COLUMBUS, Ohio – Researchers with The Ohio State University Comprehensive Cancer Center – Arthur G. James Cancer Hospital and Richard J. Solove Research Institute (OSUCCC – James) have identified a new molecular drug target that could result in new cancer drugs with fewer side effects.
Previous studies have shown that vascular endothelial growth factor-A (VEGF-A) – a potent cytokine (signaling protein) – and dopamine (a neurotransmitter/neurohormone) play essential roles in many physiological and pathological functions. In this new laboratory study, Dr. Sujit Basu and colleagues conducted further preclinical analysis of VEGF-A as a target for the development of new cancer therapy approaches.
The team found for the first time that VEGF-A can increase expression of dopamine D2 receptors on endothelial cells that can then be stimulated to stop the growth of blood vessels that fuel the growth and spread of several diseases, including colon cancer, endometriosis and ovarian hyperstimulation syndrome. Such blood vessel growth is called angiogenesis. This study is published in the Journal of Cell Science.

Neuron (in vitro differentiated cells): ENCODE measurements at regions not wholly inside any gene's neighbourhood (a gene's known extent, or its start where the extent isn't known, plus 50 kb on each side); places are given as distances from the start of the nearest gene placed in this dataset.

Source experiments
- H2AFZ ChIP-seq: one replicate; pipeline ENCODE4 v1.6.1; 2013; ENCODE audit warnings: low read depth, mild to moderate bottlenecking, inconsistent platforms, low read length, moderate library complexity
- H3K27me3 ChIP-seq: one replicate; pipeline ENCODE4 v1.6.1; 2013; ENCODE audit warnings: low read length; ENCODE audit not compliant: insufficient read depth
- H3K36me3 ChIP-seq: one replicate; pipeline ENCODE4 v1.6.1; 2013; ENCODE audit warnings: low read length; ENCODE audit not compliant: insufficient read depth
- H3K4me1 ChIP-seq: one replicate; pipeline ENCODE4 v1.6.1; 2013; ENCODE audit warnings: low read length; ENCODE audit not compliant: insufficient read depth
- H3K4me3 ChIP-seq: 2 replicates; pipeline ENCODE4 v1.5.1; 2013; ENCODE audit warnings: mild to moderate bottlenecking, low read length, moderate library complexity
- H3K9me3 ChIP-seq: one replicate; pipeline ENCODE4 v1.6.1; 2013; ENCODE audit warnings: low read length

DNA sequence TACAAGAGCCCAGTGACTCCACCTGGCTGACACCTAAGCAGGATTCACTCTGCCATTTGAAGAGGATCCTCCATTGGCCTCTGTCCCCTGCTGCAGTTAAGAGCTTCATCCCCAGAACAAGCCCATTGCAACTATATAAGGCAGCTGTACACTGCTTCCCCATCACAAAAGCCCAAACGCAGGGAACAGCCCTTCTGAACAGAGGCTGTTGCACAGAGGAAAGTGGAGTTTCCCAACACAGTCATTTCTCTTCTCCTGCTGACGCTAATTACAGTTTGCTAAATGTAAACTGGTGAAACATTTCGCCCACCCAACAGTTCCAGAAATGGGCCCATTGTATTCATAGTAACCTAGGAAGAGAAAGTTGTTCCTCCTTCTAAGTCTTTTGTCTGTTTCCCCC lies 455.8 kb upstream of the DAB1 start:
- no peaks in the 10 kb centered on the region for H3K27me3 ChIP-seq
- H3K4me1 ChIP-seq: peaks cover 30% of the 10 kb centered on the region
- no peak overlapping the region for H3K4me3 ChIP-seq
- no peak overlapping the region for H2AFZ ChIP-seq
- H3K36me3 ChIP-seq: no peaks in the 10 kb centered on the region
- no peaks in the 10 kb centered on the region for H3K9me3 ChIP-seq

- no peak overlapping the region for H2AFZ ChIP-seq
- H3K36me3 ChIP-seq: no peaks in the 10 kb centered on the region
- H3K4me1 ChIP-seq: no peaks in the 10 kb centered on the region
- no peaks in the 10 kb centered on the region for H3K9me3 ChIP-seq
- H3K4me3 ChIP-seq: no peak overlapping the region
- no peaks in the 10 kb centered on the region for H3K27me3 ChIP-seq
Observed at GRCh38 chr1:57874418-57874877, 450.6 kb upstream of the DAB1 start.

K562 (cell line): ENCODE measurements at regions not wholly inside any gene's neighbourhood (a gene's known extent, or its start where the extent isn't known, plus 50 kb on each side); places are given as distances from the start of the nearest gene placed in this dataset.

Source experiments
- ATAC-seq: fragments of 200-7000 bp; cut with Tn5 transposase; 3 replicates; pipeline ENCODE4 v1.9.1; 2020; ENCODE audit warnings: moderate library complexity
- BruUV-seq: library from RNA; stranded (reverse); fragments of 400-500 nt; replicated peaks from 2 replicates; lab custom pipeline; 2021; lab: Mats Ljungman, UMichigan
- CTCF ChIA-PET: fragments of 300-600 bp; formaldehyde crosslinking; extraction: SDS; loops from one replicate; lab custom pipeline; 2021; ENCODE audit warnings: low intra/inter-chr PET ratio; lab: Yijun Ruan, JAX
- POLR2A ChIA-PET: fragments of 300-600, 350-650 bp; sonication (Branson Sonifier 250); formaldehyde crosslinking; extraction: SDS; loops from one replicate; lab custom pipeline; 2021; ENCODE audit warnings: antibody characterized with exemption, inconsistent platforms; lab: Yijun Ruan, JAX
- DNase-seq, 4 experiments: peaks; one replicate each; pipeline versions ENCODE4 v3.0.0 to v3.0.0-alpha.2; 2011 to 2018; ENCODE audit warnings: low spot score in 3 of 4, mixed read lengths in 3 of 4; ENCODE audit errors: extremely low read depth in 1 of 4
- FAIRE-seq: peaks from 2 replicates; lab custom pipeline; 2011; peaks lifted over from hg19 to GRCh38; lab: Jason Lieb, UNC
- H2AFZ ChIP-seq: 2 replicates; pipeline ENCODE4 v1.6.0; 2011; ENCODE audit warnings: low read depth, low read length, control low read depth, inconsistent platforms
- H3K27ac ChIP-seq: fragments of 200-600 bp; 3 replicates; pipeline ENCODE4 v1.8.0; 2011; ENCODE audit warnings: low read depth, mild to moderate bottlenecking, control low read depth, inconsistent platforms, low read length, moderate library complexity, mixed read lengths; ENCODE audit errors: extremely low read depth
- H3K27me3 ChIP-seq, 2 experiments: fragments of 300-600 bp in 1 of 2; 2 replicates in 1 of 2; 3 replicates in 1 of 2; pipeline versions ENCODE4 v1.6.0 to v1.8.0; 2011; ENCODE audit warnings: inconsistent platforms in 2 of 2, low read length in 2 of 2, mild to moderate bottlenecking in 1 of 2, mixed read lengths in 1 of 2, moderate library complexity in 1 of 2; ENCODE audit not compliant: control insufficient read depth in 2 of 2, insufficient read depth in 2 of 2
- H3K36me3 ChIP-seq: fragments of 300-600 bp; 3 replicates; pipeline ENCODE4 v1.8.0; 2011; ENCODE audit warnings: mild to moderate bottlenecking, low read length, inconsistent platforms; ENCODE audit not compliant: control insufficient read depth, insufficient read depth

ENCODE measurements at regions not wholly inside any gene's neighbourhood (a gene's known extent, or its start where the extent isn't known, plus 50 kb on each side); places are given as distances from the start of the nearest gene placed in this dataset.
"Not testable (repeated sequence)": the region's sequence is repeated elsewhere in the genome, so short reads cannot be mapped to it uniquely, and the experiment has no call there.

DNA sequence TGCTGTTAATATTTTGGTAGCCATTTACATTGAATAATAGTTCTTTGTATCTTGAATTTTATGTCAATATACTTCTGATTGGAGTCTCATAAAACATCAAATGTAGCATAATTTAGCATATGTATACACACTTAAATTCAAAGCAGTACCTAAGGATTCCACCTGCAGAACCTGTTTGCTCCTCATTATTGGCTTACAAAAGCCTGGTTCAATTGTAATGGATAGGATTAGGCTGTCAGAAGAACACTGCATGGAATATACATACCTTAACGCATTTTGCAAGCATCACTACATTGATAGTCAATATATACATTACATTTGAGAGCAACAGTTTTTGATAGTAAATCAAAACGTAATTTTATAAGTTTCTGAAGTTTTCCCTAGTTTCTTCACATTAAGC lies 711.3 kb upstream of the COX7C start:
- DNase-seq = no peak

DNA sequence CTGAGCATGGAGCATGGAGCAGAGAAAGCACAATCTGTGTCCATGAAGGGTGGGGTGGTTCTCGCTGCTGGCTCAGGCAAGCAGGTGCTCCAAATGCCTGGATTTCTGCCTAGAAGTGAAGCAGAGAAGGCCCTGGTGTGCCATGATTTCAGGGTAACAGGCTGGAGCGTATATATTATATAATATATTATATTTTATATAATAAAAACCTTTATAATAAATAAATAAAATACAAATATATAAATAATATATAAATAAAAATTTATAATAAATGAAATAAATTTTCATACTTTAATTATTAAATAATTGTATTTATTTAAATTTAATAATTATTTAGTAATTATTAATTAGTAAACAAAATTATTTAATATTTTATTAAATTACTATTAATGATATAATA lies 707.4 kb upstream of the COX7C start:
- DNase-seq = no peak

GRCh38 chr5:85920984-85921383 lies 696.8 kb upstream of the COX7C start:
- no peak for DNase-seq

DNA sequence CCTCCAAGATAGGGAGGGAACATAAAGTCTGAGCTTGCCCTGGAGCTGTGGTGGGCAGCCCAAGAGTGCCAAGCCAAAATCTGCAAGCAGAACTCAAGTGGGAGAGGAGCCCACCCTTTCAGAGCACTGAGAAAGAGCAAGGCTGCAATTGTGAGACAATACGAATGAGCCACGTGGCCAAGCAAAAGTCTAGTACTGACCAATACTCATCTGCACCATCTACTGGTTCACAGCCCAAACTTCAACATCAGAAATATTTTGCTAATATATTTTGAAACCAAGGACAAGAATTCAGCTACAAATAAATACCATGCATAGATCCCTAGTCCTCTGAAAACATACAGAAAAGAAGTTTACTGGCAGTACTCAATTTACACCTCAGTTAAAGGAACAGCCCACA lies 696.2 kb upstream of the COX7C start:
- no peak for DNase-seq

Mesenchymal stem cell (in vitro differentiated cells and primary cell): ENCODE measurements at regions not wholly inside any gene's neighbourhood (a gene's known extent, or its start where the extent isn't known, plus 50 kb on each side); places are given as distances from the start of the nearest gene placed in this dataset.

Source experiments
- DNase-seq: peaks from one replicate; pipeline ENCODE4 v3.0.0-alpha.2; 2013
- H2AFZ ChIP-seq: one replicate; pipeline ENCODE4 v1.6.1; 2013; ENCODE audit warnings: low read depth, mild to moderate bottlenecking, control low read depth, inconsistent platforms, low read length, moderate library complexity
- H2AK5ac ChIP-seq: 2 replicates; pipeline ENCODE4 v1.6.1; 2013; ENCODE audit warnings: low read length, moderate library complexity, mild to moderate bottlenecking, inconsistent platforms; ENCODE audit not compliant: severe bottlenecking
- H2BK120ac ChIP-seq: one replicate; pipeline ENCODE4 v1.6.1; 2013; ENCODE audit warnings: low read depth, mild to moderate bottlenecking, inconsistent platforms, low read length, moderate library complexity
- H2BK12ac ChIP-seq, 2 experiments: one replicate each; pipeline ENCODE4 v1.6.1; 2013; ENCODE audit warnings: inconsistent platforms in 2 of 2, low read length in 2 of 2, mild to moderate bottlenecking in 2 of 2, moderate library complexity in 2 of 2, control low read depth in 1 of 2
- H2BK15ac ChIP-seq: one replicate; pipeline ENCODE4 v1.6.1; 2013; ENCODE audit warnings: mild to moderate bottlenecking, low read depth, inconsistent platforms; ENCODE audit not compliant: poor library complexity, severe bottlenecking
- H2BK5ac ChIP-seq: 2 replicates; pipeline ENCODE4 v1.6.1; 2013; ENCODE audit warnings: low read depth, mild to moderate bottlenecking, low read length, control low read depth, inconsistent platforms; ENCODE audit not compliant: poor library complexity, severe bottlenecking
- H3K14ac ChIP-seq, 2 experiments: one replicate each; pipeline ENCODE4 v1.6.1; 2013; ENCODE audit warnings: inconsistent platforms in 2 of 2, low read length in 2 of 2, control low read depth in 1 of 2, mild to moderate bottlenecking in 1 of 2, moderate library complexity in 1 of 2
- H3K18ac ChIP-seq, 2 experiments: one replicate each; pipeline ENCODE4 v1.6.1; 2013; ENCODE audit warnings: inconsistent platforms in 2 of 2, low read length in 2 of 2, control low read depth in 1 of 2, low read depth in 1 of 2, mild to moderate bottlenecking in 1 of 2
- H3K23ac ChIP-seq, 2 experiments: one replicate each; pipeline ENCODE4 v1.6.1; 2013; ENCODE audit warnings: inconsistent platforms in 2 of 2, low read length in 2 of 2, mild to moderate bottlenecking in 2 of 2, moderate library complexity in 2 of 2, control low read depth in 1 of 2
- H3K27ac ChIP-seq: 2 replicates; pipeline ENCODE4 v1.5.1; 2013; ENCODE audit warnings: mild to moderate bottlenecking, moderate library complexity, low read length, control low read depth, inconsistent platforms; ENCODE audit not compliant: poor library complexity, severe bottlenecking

“This is a very compelling discovery that opens up new pathways for developing effective new anti-angiogenic therapy for the treatment of cancer and other diseases where VEGF-A is a known driver of disease growth and spread,” said Basu, who also serves as a professor at The Ohio State University College of Medicine and is a member of the Translational Therapeutics Program at the OSUCCC – James.
Basu notes that, unlike the presently available anti-VEGF-A anti-angiogenic agents, selective dopamine D2 receptor agonists are inexpensive and have well-established and manageable side effects.
“These drugs are devoid of the serious side effects of the currently used anti-VEGF-A anti-angiogenic agents in the clinics. We believe they merit further investigation as a viable treatment approach in cancer and other diseases driven by the VEGF-A pathway,” Basu said.
Researchers expect to begin testing these drugs through clinical trials in the near future.
This study was funded by grants from the National Cancer Institute, National Institutes of Health and U.S. Department of Defense. Additional coauthors in this study include Chandrani Sarkar, Debanjan Chakroborty, Sandeep Goswami, Hao Fan, and Xiaokui Mo.
Media Contact: Amanda Harper
Amanda.Harper2@osumc.edu | 614-685-5420
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